Epicurious Eating: Cody’s
Little house by the sea
Published Thursday, 29-Apr-2010 in issue 1166
We came for Pacific lingcod and crispy eggplant, but ended up discovering the finest grits west of The Mississippi. Visiting Cody’s in La Jolla on the cusp of lunch hour, the late-breakfast menu winked at us minutes after placing our orders for salads, sandwiches and other midday fare. My dining cohort, who lived several years in grit-crazed Georgia spotted the ground corn kernels on the list, and without hesitation, tacked them onto our meal.
I’ve never been a fan of grits, probably because they were of the instant ilk. Though here, in this quaint seaside cottage, they’re made from scratch using a little cream and arriving in a deep cereal bowl with a dusting of aged Parmesan cheese on top.
“How could something so white taste so good?” I asked my companion, as he rated the grits as less goopy and far superior than any that he ever encountered in the South. Like expertly constructed risotto that is impossible to push away when the rice is firm yet creamy, we polished off the bowl with wild abandon.
Cody’s atmosphere is unpretentious, considering its proximity to the ocean and fru fru boutiques at the other end of the street. Situated in an old California-style cottage replete with an outdoor patio, the interior features butter-yellow walls in white trim, a fireplace and heavily pillowed wood benches serving as banquettes along the walls. Even on cloudy days, the place is bright and sunny given its large amount of windows.
The other items we tried originated from the lunch menu, beginning with grilled crab cakes and ultra-golden onion rings breaded lovingly in pulverized panko crumbs. Hence, every “O” was evenly crisped, light and greaseless.
The crab cakes, however, were mushy – bound perhaps by mayonnaise. And the pinkish tomato-basil tartar sauce surrounding them was weighty and flavorless, except when the mild snap of brined capers surfaced. The plate was filled with a salad’s worth of delicate mixed greens, but they especially suffocated from the viscous tartar sauce.
Cody’s fish and chips uses Pacific lingcod, a prized greenling that is still rather expensive ever since recovering from over-fishing a few years back. Super flaky and mildly sweet, I agree with the menu calling it “awesome.” But $15.95 for three small pieces of the battered fish set atop a pile of fries is a steep price in today’s economy. Is La Jolla not feeling the pinch?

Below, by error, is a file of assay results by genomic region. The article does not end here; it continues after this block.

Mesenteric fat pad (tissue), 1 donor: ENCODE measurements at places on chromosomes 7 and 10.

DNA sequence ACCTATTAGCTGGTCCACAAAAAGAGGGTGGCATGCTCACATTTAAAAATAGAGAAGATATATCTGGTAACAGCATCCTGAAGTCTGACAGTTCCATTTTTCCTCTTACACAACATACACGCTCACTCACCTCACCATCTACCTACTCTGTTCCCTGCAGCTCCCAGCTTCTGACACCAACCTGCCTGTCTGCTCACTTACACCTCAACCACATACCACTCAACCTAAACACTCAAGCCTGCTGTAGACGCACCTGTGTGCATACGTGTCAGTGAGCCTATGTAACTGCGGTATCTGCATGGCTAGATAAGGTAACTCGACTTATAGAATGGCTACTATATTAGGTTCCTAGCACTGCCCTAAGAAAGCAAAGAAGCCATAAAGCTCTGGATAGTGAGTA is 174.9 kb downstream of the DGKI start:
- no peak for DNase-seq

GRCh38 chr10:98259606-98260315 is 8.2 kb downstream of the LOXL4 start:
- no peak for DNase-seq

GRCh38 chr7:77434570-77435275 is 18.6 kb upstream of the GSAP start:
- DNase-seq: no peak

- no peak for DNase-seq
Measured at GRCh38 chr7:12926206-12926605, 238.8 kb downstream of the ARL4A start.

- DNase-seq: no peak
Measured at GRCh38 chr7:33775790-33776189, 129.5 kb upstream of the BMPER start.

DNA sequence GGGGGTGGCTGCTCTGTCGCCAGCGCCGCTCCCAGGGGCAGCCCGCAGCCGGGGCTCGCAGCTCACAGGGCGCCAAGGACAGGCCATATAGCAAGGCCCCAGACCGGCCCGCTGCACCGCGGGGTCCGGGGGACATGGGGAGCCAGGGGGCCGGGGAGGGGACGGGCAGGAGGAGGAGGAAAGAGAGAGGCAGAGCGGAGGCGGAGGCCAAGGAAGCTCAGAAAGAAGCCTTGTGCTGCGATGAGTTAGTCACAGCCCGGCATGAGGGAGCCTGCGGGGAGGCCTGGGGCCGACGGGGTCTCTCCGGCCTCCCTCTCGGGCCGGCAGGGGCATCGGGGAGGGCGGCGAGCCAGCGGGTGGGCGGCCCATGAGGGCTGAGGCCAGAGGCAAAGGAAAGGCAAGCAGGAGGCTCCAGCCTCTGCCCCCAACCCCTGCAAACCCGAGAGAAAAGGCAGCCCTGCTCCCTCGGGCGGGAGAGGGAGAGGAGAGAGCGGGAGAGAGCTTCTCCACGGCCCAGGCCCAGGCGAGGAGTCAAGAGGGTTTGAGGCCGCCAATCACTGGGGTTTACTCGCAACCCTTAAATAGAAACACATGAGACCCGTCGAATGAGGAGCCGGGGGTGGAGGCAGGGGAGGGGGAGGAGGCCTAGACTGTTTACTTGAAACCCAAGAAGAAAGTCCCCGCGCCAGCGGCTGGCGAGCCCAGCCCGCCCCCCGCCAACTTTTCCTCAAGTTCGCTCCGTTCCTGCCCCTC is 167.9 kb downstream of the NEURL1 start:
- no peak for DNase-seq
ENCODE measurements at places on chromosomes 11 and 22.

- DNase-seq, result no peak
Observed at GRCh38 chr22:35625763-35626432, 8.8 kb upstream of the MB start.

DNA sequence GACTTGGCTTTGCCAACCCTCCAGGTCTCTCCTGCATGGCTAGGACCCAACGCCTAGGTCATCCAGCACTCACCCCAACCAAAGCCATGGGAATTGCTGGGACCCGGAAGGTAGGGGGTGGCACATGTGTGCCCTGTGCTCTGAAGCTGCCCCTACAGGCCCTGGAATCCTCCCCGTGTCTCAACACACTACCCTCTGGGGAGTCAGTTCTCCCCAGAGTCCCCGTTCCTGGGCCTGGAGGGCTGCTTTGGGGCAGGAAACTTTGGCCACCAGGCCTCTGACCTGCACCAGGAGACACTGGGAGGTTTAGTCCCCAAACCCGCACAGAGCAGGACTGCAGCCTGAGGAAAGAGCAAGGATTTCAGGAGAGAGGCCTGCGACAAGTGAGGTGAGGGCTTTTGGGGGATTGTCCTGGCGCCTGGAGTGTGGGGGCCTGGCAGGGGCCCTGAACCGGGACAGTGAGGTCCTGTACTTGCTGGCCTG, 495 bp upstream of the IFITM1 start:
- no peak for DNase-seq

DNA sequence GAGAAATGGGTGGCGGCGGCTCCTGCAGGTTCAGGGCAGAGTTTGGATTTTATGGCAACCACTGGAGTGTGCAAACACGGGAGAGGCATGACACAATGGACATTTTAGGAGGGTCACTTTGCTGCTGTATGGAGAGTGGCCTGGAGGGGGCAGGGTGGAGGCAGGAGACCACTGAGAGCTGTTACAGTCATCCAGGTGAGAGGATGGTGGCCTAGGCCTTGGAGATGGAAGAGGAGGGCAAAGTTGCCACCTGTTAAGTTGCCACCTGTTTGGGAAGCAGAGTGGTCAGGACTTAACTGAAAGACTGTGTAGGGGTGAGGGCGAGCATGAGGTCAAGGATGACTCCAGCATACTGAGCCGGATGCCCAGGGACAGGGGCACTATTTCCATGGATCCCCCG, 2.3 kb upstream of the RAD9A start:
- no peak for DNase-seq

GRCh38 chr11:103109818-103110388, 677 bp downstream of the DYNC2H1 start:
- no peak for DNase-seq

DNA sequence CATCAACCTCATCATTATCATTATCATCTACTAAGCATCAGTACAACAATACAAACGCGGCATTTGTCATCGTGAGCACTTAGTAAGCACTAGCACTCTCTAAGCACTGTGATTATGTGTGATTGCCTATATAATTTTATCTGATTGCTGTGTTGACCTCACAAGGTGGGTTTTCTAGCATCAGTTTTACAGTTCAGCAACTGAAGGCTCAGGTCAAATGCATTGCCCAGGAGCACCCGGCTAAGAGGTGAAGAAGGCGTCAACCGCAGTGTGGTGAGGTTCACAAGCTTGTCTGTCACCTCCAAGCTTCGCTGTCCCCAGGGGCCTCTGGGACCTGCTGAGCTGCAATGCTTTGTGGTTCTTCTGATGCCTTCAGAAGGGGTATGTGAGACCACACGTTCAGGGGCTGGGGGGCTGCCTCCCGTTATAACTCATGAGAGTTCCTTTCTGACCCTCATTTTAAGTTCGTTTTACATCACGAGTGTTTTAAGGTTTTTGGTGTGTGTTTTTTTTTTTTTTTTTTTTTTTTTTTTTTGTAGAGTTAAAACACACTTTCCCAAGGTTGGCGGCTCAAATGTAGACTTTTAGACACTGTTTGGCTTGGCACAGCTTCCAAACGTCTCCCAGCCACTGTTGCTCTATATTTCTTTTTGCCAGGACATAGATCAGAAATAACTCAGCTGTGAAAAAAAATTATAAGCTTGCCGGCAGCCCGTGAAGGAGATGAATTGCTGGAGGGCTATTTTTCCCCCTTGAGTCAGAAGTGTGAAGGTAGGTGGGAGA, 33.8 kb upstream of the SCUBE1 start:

Having previewed the lunch menu online before visiting, our curiosity was also piqued by the “crispy eggplant sandwich.” Would it be the bread or the eggplant that is crispy? Turns out it was both. Sadly the eggplant slices were waterlogged, dripping of excess moisture (and some oil) after we ruptured through their flavorful breading. But it’s a tasty sandwich nonetheless, layered with baby leaf spinach, roasted tomatoes and chevre cheese from Sonoma.
The menus also include blue-crab eggs benedict, gourmet omelets, roasted seafood bouillabaisse, burgers, chopped veggie salads, mahi mahi tacos and more – most everything embossed with familiar California flair.
Desserts are made by the wife of owner Dean Loring. (He’s also the founder of Burger Lounge). And my, what soaring-high carrot cakes she makes! The piece we shared needed two more mouths to complete, and its caramel topping is tailor-made for devoted sugarphiles, of which I’m not.
Peak times at Cody’s can get noisy. The wooden floor sounds off every heel that walks over it. And the clanging of dishes and silverware is inescapable within these cozy confines. But then again, nowhere in the nation are you going to find quietude in restaurants specializing in breakfast and lunch. If you don’t hear the buzzing of espresso machines and juicers, it’s probably wise to get out.
As for “Cody,” our waiter revealed to us that he doesn’t exist and never has. “He’s not even a dog. The owner just thought it was a solid American name.”